I just bought a 5770 and general happy with the outcome, but it made me think about my current CPU. Right now I have had the E6400 for over 3 years and have it OC'd to 3.2ghz, and so far its done me well. (Also have 4 gigs of ram incase theres a question)
My question is if I was to upgrade my mobo and get an I5/I7 would I really see much of a difference ( Dawn of war 2, Metro 2033, C&C 4) etc..
I am unsure about how many cores or how CPU heavy each of those games are. They are fairly new though, so it is likely they can take advantage of multiple cores. Rather than upgrade my whole system though, I would just get a quad 775 chip.
BUT you are happy with your current setup. Great. So why spend $200+ if you are happy with what you have? I can't see the performance gain being worth $200+ without a video card upgrade in the works anyway.
It is true a quad core would help in some games, and so would a newer I3/I5/I7, but how much it would help will vary between game and what resolution your playing at. Personally if your happy with the performance you have now, save the money for something else and wait until you need more performance.
No doubt - it is definitely bottle necking it. I've seen a 3,500 point jump in 3dMark06 going from an E6850 and the 5770 to an AMD 965BE quad and the 5770. I agree with enzo, though - don't bother with the i5/i7 as you'll see a nice little bump if you can get to a Q9550 or Q9650 and it would cost far less than a new MB, processor and the DDR3 memory you'd need, plus save you a reinstall of windows. It also highly depends on what resolution you're trying to run at as you didn't mention that.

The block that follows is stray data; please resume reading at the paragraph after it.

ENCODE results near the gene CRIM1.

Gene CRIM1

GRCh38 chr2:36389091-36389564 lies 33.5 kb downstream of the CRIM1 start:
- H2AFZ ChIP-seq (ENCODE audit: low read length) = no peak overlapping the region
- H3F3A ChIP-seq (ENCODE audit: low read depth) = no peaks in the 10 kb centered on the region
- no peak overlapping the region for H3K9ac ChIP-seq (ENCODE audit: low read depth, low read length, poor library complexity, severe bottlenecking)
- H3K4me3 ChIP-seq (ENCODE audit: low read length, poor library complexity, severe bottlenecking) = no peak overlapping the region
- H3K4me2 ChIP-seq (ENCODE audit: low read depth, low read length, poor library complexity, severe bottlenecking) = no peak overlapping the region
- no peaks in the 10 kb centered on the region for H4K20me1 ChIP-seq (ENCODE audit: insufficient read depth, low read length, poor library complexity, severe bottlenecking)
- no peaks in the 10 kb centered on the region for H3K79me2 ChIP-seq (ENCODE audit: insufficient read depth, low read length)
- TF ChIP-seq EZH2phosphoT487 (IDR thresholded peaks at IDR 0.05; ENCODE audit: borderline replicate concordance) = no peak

You should not be using the term "bottlenecking". 3d mark is an artificial benchmark. Of course the score would jump by such a large amount. As loneninja says it depends on the game and resolution. In most games, higher resolutions are more GPU dependent (someone correct me if I am wrong because I am not 100% sure on that). So that being said, not having a quad could be a bottleneck in some games that can make use of 3+ cores. In others, it will make no difference. In the future though, it will make all the difference so if you plan to keep the computer and not upgrade again for a long time (2-4 years), get the quad.
Personally (and this is only what I would do in your situation), I would stick with my current system until I don't like the performance anymore. For me, that would be a year or two. I would then sell the components and build an entirely new system. Depending on the budget for the new build, I might keep the 5770.
Actually I have a situation with my friend and I. We both have radeon 3870s. I have an Athlon IIx4 OC to 3.25GHz with 2GB of memory and he has an E6300 OC to 3.2GHz with 4GB of memory. We generally perform about the same in most games. He can play Crysis a touch better because of more memory. I can play Dragon Age better because of the additional 2 cores (DA is notorious for taking advantage of multiple cores). There is little to no difference with other games we've tried (haven't tried GTA4 or FSX though). So I guess basically your CPU is holding you back a bit in some current games, but not many. It will hold you back in future games for sure though. And by future, I am referring to the more intense releases. The next version of Modern Warfare will likely not be too intense for example.